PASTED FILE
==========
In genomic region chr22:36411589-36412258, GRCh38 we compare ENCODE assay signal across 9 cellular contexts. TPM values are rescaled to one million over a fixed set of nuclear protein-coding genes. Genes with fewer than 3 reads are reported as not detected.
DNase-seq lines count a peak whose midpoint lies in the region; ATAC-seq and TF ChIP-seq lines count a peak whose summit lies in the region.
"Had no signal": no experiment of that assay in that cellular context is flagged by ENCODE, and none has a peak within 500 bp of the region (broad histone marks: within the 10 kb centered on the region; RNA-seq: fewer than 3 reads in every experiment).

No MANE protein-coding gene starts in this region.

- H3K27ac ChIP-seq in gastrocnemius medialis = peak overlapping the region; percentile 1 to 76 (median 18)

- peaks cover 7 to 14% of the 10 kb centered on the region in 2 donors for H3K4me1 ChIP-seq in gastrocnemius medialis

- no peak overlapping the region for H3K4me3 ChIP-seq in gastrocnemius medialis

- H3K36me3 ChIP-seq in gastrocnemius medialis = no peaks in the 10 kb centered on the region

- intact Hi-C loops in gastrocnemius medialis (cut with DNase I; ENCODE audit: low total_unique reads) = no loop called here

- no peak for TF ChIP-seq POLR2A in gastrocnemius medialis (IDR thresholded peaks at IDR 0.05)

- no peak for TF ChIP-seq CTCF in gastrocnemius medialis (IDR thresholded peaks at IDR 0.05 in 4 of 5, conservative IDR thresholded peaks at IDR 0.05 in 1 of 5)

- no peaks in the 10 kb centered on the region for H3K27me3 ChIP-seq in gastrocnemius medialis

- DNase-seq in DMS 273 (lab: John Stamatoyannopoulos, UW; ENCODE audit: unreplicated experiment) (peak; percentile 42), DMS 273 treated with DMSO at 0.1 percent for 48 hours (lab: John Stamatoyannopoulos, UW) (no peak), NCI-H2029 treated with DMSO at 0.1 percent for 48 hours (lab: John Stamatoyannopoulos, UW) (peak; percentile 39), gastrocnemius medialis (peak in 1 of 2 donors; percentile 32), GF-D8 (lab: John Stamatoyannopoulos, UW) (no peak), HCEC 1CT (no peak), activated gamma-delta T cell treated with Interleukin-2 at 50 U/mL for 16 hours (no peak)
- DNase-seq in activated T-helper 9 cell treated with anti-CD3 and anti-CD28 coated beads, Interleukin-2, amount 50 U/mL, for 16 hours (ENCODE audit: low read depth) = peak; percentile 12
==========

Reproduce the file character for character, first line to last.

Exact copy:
In genomic region chr22:36411589-36412258, GRCh38 we compare ENCODE assay signal across 9 cellular contexts. TPM values are rescaled to one million over a fixed set of nuclear protein-coding genes. Genes with fewer than 3 reads are reported as not detected.
DNase-seq lines count a peak whose midpoint lies in the region; ATAC-seq and TF ChIP-seq lines count a peak whose summit lies in the region.
"Had no signal": no experiment of that assay in that cellular context is flagged by ENCODE, and none has a peak within 500 bp of the region (broad histone marks: within the 10 kb centered on the region; RNA-seq: fewer than 3 reads in every experiment).

No MANE protein-coding gene starts in this region.

- H3K27ac ChIP-seq in gastrocnemius medialis = peak overlapping the region; percentile 1 to 76 (median 18)

- peaks cover 7 to 14% of the 10 kb centered on the region in 2 donors for H3K4me1 ChIP-seq in gastrocnemius medialis

- no peak overlapping the region for H3K4me3 ChIP-seq in gastrocnemius medialis

- H3K36me3 ChIP-seq in gastrocnemius medialis = no peaks in the 10 kb centered on the region

- intact Hi-C loops in gastrocnemius medialis (cut with DNase I; ENCODE audit: low total_unique reads) = no loop called here

- no peak for TF ChIP-seq POLR2A in gastrocnemius medialis (IDR thresholded peaks at IDR 0.05)

- no peak for TF ChIP-seq CTCF in gastrocnemius medialis (IDR thresholded peaks at IDR 0.05 in 4 of 5, conservative IDR thresholded peaks at IDR 0.05 in 1 of 5)

- no peaks in the 10 kb centered on the region for H3K27me3 ChIP-seq in gastrocnemius medialis

- DNase-seq in DMS 273 (lab: John Stamatoyannopoulos, UW; ENCODE audit: unreplicated experiment) (peak; percentile 42), DMS 273 treated with DMSO at 0.1 percent for 48 hours (lab: John Stamatoyannopoulos, UW) (no peak), NCI-H2029 treated with DMSO at 0.1 percent for 48 hours (lab: John Stamatoyannopoulos, UW) (peak; percentile 39), gastrocnemius medialis (peak in 1 of 2 donors; percentile 32), GF-D8 (lab: John Stamatoyannopoulos, UW) (no peak), HCEC 1CT (no peak), activated gamma-delta T cell treated with Interleukin-2 at 50 U/mL for 16 hours (no peak)
- DNase-seq in activated T-helper 9 cell treated with anti-CD3 and anti-CD28 coated beads, Interleukin-2, amount 50 U/mL, for 16 hours (ENCODE audit: low read depth) = peak; percentile 12